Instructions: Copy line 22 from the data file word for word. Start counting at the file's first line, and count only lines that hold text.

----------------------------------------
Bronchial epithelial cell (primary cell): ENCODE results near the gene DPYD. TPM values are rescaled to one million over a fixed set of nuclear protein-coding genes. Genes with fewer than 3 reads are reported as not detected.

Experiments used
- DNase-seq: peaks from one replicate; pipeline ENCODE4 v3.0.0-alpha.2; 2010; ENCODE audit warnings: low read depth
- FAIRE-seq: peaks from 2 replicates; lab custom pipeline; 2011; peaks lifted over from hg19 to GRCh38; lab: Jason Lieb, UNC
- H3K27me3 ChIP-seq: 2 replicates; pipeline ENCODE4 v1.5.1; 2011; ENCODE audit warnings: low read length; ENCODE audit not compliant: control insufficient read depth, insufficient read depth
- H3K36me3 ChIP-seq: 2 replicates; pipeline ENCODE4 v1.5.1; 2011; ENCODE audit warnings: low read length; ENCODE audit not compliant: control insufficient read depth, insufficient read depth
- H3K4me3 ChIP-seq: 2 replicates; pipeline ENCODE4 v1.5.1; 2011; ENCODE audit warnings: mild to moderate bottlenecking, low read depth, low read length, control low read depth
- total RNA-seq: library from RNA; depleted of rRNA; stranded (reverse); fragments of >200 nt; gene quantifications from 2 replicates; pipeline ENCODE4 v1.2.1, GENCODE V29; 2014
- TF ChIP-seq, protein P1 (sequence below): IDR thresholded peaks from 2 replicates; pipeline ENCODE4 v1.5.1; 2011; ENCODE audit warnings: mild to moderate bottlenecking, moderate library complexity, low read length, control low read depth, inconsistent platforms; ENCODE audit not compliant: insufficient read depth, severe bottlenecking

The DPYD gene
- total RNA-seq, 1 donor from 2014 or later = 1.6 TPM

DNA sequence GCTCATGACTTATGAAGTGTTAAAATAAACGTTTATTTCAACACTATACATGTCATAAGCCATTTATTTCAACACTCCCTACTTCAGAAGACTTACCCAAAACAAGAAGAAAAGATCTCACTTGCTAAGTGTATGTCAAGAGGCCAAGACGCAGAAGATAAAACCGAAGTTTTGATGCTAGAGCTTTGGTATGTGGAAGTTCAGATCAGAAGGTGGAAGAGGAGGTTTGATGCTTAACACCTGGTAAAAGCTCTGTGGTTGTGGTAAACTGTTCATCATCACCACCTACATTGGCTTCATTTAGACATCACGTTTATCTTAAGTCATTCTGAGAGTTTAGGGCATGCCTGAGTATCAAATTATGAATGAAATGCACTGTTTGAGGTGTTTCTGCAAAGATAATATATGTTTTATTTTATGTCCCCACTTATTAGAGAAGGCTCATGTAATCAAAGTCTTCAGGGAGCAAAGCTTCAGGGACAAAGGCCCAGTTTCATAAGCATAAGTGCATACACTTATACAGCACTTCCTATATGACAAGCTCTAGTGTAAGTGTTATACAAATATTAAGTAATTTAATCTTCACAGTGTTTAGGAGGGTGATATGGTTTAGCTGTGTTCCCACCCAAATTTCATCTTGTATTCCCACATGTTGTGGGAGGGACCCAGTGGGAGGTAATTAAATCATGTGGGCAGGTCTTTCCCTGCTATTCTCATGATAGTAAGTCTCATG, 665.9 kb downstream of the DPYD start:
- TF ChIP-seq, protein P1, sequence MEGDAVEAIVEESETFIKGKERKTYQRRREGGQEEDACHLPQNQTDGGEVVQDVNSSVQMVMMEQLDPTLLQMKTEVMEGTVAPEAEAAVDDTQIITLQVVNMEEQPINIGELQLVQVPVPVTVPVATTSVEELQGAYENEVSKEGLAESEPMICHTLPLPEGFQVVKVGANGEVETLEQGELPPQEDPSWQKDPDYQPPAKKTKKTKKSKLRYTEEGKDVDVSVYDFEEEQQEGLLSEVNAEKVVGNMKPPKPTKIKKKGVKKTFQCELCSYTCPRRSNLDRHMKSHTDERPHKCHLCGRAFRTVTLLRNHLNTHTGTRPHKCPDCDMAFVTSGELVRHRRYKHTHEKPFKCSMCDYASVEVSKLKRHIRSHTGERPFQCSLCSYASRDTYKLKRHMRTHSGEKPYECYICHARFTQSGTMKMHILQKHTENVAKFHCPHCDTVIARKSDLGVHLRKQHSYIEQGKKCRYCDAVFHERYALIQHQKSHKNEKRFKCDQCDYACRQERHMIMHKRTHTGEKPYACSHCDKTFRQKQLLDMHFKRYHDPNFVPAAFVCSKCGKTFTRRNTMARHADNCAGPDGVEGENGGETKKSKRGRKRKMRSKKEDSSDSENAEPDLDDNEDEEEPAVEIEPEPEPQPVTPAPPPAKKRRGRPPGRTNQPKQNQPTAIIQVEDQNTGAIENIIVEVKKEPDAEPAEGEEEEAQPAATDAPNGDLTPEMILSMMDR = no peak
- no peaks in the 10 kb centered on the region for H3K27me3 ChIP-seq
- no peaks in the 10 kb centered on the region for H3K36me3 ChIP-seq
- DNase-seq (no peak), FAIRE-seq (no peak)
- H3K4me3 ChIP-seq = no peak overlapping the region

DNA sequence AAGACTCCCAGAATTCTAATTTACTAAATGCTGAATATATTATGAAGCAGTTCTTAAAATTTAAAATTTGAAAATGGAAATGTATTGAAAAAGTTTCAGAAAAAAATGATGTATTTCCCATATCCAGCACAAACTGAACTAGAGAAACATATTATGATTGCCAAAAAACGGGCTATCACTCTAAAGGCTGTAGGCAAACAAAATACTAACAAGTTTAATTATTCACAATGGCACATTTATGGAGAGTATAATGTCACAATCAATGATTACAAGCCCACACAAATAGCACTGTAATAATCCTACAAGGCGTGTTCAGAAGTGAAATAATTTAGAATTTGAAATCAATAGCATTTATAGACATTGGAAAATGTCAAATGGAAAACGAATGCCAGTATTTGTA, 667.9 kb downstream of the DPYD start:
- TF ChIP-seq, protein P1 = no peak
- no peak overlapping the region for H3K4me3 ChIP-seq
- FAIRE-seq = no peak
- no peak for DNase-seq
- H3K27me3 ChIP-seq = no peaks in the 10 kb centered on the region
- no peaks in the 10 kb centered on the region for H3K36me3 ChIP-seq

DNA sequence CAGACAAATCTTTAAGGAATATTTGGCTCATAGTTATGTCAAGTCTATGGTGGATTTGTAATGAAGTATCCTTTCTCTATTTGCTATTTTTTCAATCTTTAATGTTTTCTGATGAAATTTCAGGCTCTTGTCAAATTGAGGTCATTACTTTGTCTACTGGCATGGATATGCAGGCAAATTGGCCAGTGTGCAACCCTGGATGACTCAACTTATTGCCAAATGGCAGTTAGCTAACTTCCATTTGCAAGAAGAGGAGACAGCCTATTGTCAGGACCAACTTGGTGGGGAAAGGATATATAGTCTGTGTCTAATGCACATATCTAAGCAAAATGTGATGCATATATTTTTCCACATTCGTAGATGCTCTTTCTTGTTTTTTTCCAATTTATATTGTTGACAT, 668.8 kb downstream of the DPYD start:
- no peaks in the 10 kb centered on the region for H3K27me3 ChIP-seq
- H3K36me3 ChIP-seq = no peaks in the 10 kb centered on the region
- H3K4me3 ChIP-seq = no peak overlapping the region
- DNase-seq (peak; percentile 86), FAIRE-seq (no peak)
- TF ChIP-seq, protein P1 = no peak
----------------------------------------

- no peak for DNase-seq